My vacation was ending and it was time to sort out how I would get to my new home in Budapest, where I had found a shared flat online to rent for six weeks. I decided that I wasn’t quite ready to go there yet, and checking out flights in the nearby area found an affordable one leaving from Sofia, the capital of Bulgaria. I rented a private room in an Air Bnb for two nights and managed to do almost a full day of teaching from this apartment, exploring only the immediate area on my breaks and in the evening. I will need to revisit Bulgaria in the future because I could only fit in an extremely limited amount due to my schedule.

Enjoying the view overlooking Budapest from Gellert Hill.

Living in Budapest was a striking change from my previous life in a quiet island town and the months I spent in Chiang Mai. I found a great thrill every time I stepped onto a tram or a metro, because we don’t have these where I am from! I found the buildings to be gorgeous, even the ugly abandoned ones in my neighbourhood. I met so many friends, both new and ones I had met previously in Chiang Mai. (Seriously, last night I hung out with four friends from Chiang Mai and they weren’t the only ones I saw in Budapest that I’d met before!)

 

My next adventure is now upon me. I will return to Budapest after two weeks working and travelling through Slovenia and Croatia, but only for one week. Finally, I have booked my flight to return to North America. Not home yet, but a place that is familiar and a good way to reintegrate into an English speaking society. A couple of weeks climbing and camping in my favourite locations of the United States will be a good farewell to what will have been nine months living, working and travelling abroad.

En Route to Chiang Mai!

I was ready to leave Bangkok and start my new life living in Chiang Mai. Although I barely brushed the surface of Bangkok and what it had to offer, I knew I’d be back and therefore was content to leave. Although originally I was to spend a few days lounging around and recovering from my jet lag before moving to the Thong Tos Foundation near Wat Arun to volunteer teaching English for two full weeks, I left after only 7 days. The opportunity to volunteer had been a great one, but it wasn’t what I expected. School was on a break and they had been well over staffed by volunteers, so there wasn’t much to do. By this time I had been teaching online with VIPkid and the internet at the foundation was not stable enough to hold a connection with my Chinese students and I knew my job was suffering for it. I said goodbye to my new friends from the foundation and eagerly set off on my journey across Thailand.

Due to financial reasons and a significant amount of time, I decided that the 12-15 hour train from Hua Lumphong station in Bangkok to Chiang Mai would be my form of transport. I had heard good things about the overnight train, so I figured this was the best opportunity I would have to take it. Because I did have extra time, and not wanting to spend so long in one go on the train, I stopped just over halfway in Phitsanulok for two nights at a cute little hostel in a very sleepy city. Although I ended up spending more money on the train by breaking it into two separate journeys, the cost difference was marginal and worth it if it provided me the opportunity to see more of the country I would be calling home for a time. I spent around 480 baht to Phitsanulok, and around 640 leaving to Chiang Mai. Both times I chose the 2nd class sleeper car with fan, no air conditioning and was not disappointed or uncomfortable.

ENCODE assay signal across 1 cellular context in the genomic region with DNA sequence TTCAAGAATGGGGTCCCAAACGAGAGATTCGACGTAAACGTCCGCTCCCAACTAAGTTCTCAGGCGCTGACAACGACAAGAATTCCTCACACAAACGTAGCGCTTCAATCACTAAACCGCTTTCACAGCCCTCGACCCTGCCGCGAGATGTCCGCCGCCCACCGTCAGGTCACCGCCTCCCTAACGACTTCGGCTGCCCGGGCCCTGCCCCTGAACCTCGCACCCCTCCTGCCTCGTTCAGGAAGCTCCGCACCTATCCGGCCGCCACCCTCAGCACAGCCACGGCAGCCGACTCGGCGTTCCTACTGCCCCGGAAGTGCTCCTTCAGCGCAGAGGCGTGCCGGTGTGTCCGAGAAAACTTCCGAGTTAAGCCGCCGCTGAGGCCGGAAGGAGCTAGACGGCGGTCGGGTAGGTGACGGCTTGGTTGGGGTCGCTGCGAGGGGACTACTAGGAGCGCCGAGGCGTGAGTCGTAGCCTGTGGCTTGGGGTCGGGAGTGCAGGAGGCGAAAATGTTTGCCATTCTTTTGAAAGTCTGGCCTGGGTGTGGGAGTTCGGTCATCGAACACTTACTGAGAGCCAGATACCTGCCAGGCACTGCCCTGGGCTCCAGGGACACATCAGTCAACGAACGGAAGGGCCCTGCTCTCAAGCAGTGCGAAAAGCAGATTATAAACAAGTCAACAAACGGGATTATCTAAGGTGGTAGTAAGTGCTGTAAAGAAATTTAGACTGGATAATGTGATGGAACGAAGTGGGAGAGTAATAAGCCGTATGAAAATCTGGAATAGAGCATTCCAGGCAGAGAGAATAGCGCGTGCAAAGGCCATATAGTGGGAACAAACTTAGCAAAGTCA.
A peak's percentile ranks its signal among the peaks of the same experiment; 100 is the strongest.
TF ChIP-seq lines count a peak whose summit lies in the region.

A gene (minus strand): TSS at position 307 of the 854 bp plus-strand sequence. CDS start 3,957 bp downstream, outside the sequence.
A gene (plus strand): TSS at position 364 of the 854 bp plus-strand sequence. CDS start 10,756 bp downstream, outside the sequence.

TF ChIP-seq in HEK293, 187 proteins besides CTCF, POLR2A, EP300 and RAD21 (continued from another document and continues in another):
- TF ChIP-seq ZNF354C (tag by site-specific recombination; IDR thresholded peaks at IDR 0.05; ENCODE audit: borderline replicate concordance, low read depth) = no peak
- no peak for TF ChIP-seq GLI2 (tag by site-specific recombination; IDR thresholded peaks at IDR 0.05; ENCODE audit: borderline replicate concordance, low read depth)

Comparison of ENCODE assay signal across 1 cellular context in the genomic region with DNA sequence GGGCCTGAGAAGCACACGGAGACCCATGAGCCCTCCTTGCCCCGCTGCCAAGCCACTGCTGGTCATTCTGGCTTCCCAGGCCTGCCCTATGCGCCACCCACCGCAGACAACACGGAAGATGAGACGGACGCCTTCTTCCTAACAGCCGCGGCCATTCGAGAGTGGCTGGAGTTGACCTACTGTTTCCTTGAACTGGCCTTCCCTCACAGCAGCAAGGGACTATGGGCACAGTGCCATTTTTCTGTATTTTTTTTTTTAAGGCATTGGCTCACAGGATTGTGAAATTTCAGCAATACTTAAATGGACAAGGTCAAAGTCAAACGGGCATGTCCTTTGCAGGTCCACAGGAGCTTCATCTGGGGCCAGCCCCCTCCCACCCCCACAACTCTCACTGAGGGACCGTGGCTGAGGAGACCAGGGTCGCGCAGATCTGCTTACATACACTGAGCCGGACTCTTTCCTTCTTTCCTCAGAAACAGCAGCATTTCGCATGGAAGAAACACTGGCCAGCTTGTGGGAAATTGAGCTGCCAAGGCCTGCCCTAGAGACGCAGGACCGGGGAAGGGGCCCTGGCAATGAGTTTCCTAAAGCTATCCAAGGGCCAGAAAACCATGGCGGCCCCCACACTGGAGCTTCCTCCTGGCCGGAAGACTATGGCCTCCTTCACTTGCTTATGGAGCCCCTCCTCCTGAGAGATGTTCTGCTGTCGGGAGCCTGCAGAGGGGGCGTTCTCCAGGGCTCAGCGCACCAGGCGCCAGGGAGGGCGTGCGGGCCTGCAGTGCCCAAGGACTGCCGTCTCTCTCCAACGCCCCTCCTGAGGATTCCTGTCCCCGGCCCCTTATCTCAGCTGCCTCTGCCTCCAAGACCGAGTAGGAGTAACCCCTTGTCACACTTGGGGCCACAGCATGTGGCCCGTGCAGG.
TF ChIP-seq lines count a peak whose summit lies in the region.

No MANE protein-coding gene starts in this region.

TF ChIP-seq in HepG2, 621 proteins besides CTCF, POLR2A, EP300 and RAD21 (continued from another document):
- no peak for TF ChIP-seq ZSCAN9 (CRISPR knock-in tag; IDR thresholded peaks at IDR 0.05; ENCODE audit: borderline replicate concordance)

Now that I have the Thai overnight train experience under my belt, it is unlikely that I will opt for it again. Time prohibitive, it is not much more money to take a flight direct from Bangkok to Chiang Mai if you plan ahead (not my strong suit). Even the bus, though potentially less comfortable for longer journeys, is much faster.

Phitsanulok was an enjoyable experience but it was nothing to write home about or revisit. The nearby heritage site of Sukhothai sounded amazing but I didn’t have the opportunity to go there, because I wasn’t completely sure how! I am sure if I really dug deep, I could have easily found a route and tour to get there. But as I wanted to spend one day wandering around the temples and markets in Phitsanulok and was leaving the next day, I left Sukhothai for another time or trip.

My train was scheduled to depart Phitsanulok at 8:37pm. Having come from Bangkok, it was obviously late and arrived approximately 20 minutes after its scheduled time. I arrived in Chiang Mai before the sun at 4:30am. Knowing I likely could not check into my hotel for several hours, I used the time to sleepily freshen up in the train station bathroom and enjoy a cup of tea in the food court area. Taking the train to or from Chiang Mai? Have no fear! Hot food is available for you at any time! Once my stomach caught up I had a healthy plate of fried rice and vegetables before finding a songthaew (the red trucks that function as Chiang Mai’s overpriced, pollution ridden public transportation) to take me to Nimmanahemin Rd, where I had booked a hotel. I bartered with the driver a bit, since I had lounged around for almost 2 hours after my train arrival there were no other passengers to take and this driver needed a fare. I paid around 160 baht for the 20 minute drive to Nimman Boutique Resort on Soi 17.

Next up? Finding an apartment in Chiang Mai!

(c) Copyright 2016 - Searching for Sanuk, Michelle Leech, mexxlee.